In a move to the right by one of the country's best-known liberals, Sen. Edward M. Kennedy (D-Mass.) has endorsed a tougher approach to deter crimes by defendants released on bail.
Kennedy said in remarks prepared for delivery yesterday to the National Governors Conference meeting on crime control that he thinks Nixon administration era "preventive detention" laws are both unconstitutional and ineffective.
But he also said current bail procedures "pose an unnecessary risk to the safety of the community." He cited a recent study in the District that showed that 15 percent of the persons arrested were out on bail at the times.
Kennedy proposed that judges be allowed to consider whether a defendant poses a risk to the public safety when setting conditions on bail. Currently, most federal and state bail laws let a judge consider only whether a defendant might flee if allowed out on bail.
He said that "in rare cases involving offenders perceived to be especially dangerous, release might be severely restricted by placing the defendant under severe custody restrictions."
Though the speech does not go on to outline the extent of such restrictions, it seems to raise the possibility that a defendant could be held under house arrest or placed in the custody of a law enforcement officer.
While noting that his proposal raises constitutional questions, Kennedy said they were much less substantial than those involved in preventive detention because the estrictions come after release.
Kennedy also proposed that defendants arrested while out on bail be jailed for contempt of court, a power he said judges now rarely use. And such offenders should serve consecutive, rather than concurrent, sentences, Kennedy said.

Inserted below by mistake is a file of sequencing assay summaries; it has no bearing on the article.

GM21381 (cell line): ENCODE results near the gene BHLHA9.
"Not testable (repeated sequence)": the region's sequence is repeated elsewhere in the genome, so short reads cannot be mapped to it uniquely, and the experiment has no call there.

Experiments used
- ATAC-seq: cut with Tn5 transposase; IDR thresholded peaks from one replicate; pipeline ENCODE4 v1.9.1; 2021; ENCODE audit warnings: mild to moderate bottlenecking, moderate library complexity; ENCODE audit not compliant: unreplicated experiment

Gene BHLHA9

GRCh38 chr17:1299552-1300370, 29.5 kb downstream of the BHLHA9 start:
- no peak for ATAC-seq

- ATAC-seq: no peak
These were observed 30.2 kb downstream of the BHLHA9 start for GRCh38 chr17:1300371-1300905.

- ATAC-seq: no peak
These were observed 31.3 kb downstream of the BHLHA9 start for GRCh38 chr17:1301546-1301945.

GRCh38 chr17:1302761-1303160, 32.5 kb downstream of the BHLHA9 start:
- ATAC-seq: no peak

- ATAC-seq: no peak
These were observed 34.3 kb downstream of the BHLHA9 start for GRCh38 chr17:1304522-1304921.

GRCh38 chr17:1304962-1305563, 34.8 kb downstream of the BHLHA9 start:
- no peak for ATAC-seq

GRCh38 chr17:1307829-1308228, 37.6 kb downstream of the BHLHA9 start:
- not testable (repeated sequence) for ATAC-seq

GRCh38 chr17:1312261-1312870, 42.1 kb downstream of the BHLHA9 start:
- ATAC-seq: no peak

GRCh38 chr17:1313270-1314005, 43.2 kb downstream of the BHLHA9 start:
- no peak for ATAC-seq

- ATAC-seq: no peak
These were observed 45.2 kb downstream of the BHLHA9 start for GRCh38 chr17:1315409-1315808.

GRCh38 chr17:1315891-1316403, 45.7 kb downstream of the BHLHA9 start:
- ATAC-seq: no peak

The American Bar Association has proposed some of the same solutions to the bail problem. Thus their suggestions are considered by some to be middle-of-the-road. But Kennedy's endorsement of the ideas is considered a shift in his thinking on the subject.
As chairman of the Senate Judicial Committee, Kennedy will have a chance to attach his newly espoused notions to the long-awaited reform of the nation's criminal code. He said in the speech that he plans to hear testimony on the bail subject during hearings on the code.
Sen. Birch Bayh (D-Ind.), another liberal member of the Senate Judicial Committee, expressed similar concerns in a speech Thursday to a group of prosecutors.
He noted that the constitutional right of bail would always be important. But he also said, "We must find a constitutionally acceptable and fair method to protect the rights of the community at large - rights that are being assaulted on a daily basis by habitual offenders while on bail."
Bayh called for a "national debate" on the issue and said he would hold hearings of his constitution subcommittee this summer to search for solutions.